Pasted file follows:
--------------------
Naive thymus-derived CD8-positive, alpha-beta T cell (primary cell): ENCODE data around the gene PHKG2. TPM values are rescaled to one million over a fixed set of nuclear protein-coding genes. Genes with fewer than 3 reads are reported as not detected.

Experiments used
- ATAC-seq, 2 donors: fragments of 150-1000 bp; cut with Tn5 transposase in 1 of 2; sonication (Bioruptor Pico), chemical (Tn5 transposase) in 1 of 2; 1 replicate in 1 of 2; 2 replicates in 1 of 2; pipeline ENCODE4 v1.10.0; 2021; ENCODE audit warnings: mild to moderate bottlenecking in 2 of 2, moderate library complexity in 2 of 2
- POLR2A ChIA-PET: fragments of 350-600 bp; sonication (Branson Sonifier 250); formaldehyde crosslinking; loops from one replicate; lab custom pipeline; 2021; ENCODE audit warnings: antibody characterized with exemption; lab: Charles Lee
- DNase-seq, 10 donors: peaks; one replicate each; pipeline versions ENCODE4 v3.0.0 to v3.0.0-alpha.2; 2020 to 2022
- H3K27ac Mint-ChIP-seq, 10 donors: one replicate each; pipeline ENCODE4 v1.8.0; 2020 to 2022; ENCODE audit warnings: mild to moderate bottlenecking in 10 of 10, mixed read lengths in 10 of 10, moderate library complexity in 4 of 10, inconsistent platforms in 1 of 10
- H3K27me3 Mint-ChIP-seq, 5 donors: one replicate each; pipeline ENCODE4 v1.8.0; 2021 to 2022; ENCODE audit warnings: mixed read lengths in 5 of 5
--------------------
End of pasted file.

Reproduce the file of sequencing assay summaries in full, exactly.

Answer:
Naive thymus-derived CD8-positive, alpha-beta T cell (primary cell): ENCODE data around the gene PHKG2. TPM values are rescaled to one million over a fixed set of nuclear protein-coding genes. Genes with fewer than 3 reads are reported as not detected.

Experiments used
- ATAC-seq, 2 donors: fragments of 150-1000 bp; cut with Tn5 transposase in 1 of 2; sonication (Bioruptor Pico), chemical (Tn5 transposase) in 1 of 2; 1 replicate in 1 of 2; 2 replicates in 1 of 2; pipeline ENCODE4 v1.10.0; 2021; ENCODE audit warnings: mild to moderate bottlenecking in 2 of 2, moderate library complexity in 2 of 2
- POLR2A ChIA-PET: fragments of 350-600 bp; sonication (Branson Sonifier 250); formaldehyde crosslinking; loops from one replicate; lab custom pipeline; 2021; ENCODE audit warnings: antibody characterized with exemption; lab: Charles Lee
- DNase-seq, 10 donors: peaks; one replicate each; pipeline versions ENCODE4 v3.0.0 to v3.0.0-alpha.2; 2020 to 2022
- H3K27ac Mint-ChIP-seq, 10 donors: one replicate each; pipeline ENCODE4 v1.8.0; 2020 to 2022; ENCODE audit warnings: mild to moderate bottlenecking in 10 of 10, mixed read lengths in 10 of 10, moderate library complexity in 4 of 10, inconsistent platforms in 1 of 10
- H3K27me3 Mint-ChIP-seq, 5 donors: one replicate each; pipeline ENCODE4 v1.8.0; 2021 to 2022; ENCODE audit warnings: mixed read lengths in 5 of 5